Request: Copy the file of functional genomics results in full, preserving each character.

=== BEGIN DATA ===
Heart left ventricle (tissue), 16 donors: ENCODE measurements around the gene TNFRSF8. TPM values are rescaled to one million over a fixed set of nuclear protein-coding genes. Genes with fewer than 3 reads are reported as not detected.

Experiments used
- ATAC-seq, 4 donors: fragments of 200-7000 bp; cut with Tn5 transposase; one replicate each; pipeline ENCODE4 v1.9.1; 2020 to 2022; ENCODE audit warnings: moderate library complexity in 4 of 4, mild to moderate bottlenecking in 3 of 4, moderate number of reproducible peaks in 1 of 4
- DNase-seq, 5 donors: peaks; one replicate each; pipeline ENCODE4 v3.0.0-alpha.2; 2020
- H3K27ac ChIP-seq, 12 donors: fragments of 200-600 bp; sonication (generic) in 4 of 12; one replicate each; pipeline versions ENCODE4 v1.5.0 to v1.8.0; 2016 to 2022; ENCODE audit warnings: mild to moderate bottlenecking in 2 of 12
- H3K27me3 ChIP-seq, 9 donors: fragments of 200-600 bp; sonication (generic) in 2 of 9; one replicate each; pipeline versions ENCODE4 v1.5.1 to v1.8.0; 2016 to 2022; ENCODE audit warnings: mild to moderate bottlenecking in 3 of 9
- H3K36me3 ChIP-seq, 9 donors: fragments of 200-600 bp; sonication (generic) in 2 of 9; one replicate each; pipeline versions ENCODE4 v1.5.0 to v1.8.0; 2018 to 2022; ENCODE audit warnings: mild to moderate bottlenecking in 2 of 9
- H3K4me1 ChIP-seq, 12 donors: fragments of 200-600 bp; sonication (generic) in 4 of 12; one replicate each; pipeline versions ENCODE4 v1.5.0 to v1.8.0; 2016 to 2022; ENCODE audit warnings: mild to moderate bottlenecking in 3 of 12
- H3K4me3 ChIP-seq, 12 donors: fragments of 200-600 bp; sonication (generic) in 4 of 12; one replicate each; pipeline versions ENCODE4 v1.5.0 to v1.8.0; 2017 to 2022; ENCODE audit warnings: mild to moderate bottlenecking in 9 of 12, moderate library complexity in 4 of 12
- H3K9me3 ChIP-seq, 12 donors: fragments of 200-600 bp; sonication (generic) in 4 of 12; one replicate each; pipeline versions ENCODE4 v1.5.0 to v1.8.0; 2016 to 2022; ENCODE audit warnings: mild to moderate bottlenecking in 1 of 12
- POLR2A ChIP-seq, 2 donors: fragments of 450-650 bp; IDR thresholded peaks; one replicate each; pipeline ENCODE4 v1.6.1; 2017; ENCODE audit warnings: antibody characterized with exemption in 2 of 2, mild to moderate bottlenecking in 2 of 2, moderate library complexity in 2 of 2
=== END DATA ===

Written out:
Heart left ventricle (tissue), 16 donors: ENCODE measurements around the gene TNFRSF8. TPM values are rescaled to one million over a fixed set of nuclear protein-coding genes. Genes with fewer than 3 reads are reported as not detected.

Experiments used
- ATAC-seq, 4 donors: fragments of 200-7000 bp; cut with Tn5 transposase; one replicate each; pipeline ENCODE4 v1.9.1; 2020 to 2022; ENCODE audit warnings: moderate library complexity in 4 of 4, mild to moderate bottlenecking in 3 of 4, moderate number of reproducible peaks in 1 of 4
- DNase-seq, 5 donors: peaks; one replicate each; pipeline ENCODE4 v3.0.0-alpha.2; 2020
- H3K27ac ChIP-seq, 12 donors: fragments of 200-600 bp; sonication (generic) in 4 of 12; one replicate each; pipeline versions ENCODE4 v1.5.0 to v1.8.0; 2016 to 2022; ENCODE audit warnings: mild to moderate bottlenecking in 2 of 12
- H3K27me3 ChIP-seq, 9 donors: fragments of 200-600 bp; sonication (generic) in 2 of 9; one replicate each; pipeline versions ENCODE4 v1.5.1 to v1.8.0; 2016 to 2022; ENCODE audit warnings: mild to moderate bottlenecking in 3 of 9
- H3K36me3 ChIP-seq, 9 donors: fragments of 200-600 bp; sonication (generic) in 2 of 9; one replicate each; pipeline versions ENCODE4 v1.5.0 to v1.8.0; 2018 to 2022; ENCODE audit warnings: mild to moderate bottlenecking in 2 of 9
- H3K4me1 ChIP-seq, 12 donors: fragments of 200-600 bp; sonication (generic) in 4 of 12; one replicate each; pipeline versions ENCODE4 v1.5.0 to v1.8.0; 2016 to 2022; ENCODE audit warnings: mild to moderate bottlenecking in 3 of 12
- H3K4me3 ChIP-seq, 12 donors: fragments of 200-600 bp; sonication (generic) in 4 of 12; one replicate each; pipeline versions ENCODE4 v1.5.0 to v1.8.0; 2017 to 2022; ENCODE audit warnings: mild to moderate bottlenecking in 9 of 12, moderate library complexity in 4 of 12
- H3K9me3 ChIP-seq, 12 donors: fragments of 200-600 bp; sonication (generic) in 4 of 12; one replicate each; pipeline versions ENCODE4 v1.5.0 to v1.8.0; 2016 to 2022; ENCODE audit warnings: mild to moderate bottlenecking in 1 of 12
- POLR2A ChIP-seq, 2 donors: fragments of 450-650 bp; IDR thresholded peaks; one replicate each; pipeline ENCODE4 v1.6.1; 2017; ENCODE audit warnings: antibody characterized with exemption in 2 of 2, mild to moderate bottlenecking in 2 of 2, moderate library complexity in 2 of 2